My Traveling Library Show

I am slowly coming to the realization that I can complete about one solo puppet project a year. That’s about what my brain and imagination and over-scheduled life can handle. Since I have quite a long list of ideas, I’m set for about the next ten years in projects, thank you very much. The project I completed this year is one I’ve had in mind since 2014, when I studied the art of caja lambe-lambe with Gabriela Céspedes. It’s a three minute long street theater show called Library Love.

I’m not going to say too much about it, because if you ever see me performing it at a festival, farmer’s market or other event, I’d like you to be at least a little surprised! I will tell you that the story takes place inside a library and includes both human and non-human characters. It is wordless, like most caja lambe-lambe shows and I am working very hard to construct a version that is both sturdy enough to hold up to wear and tear, but light enough to travel internationally without costing a fortune in baggage fees. Here are some photos of an early tryout I did in November at the Savannah Children’s Book Festival.

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Preview: Puppet Lobby #3

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Alex & Olmsted. Photo by Kintz. 

We are thrilled to welcome Sarah Olmsted Thomas and Alex Vernon of Alex & Olmsted as our guests at our next Puppet Lobby on January 29. Alex and Sarah  have been making puppets together since 2010.  In recent years, they have performed at LaMaMa NYC, The Puppeteers of America Festival, Bread and Puppet Theater, and two National Puppet Slams. They will be talking about their show Milo the Magnificent which was awarded a 2017 Jim Henson Foundation Grant and a Greenbelt Community Foundation Grant and was featured on the front page of the Hartford Courant. Milo is a show about a magician with a variety show of tricks and science experiments that don’t go quite as planned. You can watch a trailer for the show here.

In addition to Alex & Olmsted, Wit’s End artistic director Cecilia Cackley will be talking about her latest project in the Brazilian style caja lambe-lambe, which is a form of street puppetry. She recently took her latest work-in-progress, called Library Love to the Savannah Children’s Book Festival. We hope you can join us to hear about these puppet projects on January 29th at 7:00 at the Selman Gallery at the Artspace Lofts in Brookland.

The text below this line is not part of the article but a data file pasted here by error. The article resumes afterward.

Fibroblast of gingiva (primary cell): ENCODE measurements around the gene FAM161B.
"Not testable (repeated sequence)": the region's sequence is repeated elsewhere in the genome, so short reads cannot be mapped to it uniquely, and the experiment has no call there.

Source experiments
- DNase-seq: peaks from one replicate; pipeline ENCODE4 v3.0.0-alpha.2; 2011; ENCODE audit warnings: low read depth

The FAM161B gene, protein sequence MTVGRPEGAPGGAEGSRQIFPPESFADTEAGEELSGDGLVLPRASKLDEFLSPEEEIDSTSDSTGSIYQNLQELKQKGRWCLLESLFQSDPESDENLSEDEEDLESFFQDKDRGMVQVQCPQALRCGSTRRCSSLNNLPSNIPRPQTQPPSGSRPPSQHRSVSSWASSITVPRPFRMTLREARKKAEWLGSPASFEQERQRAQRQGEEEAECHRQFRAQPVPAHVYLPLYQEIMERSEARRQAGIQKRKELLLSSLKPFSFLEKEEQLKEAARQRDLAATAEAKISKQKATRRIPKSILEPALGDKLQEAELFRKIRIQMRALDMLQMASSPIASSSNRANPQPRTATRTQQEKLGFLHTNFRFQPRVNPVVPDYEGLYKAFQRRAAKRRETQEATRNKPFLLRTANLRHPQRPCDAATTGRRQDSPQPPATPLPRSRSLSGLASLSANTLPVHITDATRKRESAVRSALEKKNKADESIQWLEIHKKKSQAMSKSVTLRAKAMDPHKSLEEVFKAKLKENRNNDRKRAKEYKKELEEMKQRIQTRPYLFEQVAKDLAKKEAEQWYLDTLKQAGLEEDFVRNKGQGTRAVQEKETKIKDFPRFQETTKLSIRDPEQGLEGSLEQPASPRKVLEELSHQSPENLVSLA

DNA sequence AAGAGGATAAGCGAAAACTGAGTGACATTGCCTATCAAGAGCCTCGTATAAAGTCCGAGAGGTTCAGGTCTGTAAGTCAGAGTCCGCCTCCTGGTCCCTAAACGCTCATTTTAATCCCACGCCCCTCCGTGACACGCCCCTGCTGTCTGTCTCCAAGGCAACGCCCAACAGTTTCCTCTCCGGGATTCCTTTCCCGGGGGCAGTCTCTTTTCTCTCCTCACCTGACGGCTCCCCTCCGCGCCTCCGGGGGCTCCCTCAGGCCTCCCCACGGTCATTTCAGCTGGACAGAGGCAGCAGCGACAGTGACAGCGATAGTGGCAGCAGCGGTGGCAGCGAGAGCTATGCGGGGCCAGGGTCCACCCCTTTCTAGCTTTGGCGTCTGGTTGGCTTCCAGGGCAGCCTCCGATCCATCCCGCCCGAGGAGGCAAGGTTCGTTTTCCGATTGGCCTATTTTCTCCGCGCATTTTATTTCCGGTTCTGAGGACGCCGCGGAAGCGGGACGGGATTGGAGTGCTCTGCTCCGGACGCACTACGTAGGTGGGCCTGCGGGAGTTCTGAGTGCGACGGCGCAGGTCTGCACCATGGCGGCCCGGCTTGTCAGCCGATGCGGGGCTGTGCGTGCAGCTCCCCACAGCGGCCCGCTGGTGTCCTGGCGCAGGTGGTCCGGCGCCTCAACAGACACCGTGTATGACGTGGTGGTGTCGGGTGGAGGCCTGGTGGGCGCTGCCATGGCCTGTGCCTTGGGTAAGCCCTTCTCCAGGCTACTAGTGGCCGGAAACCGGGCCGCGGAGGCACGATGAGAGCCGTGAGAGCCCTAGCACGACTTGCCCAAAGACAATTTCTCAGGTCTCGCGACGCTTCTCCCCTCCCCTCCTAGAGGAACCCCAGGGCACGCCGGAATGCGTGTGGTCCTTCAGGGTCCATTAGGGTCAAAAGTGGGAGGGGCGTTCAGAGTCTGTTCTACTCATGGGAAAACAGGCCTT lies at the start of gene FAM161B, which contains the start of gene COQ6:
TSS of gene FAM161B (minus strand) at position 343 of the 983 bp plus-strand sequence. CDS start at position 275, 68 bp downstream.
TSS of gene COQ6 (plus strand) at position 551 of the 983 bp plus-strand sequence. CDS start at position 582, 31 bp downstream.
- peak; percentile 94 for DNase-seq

Teaching Caja Lambe-Lambe

I believe you learn a lot about your own art when you take on the challenge of teaching it to someone else. By figuring out how to explain the steps, hit the important rules but also allow for creativity and experimentation, you come to a better understanding of how an art form works and how to make better art. When I teach puppetry,  I often fall back on styles and forms that are familiar and that I know are within the capability of the age groups I’m working with. Last spring, however, I was given an opportunity to do a puppetry residency with an entire grade level at a local public school and I decided to throw caution to the wind.

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Second grade students at Bancroft Elementary drawing puppets for their projects. 

I’ve been in love with the Brazilian style of puppetry called caja lambe-lambe ever since I first heard about it in Argentina three years ago. From my early flailing attempts, to slightly more sophisticated projects to interviews with my teachers, I’ve been exploring and experimenting with this form and trying to get better at it. I also want the style to become better known here in the US, as it is throughout most of Latin America. I wasn’t sure if three classes of second graders were quite ready to tackle developing a show, building it and performing it all in two months of art classes. However, they dived in with enthusiasm, eager to try it all.

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Cutting out a puppet. 

The hardest part of collaborative artwork for kids is usually decision-making and this project was no exception. As a teacher, I usually encourage my students to make compromises and find ways to incorporate ideas from everyone in the group. But with only three minutes to perform the entire show, some contributions had to be cut and choices made quickly. The students all began with choosing a poem, one of three by then-national Poet Laureate Juan Felipe Herrera. Most groups (somewhat predictably) chose the shortest poem, “Jackrabbits, Green onions and witches stew” which had a simple, bouncing cadence and a list of random fun objects. Several of the groups tried their very hardest to make puppets of every single thing mentioned in the poem, something I will try to discourage if I teach this workshop again. In the future, it would be interesting to give the students a wider range of story options, but I did like the way the project gave them a new way to explore poetry.

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Painting the boxes was messy, but fun.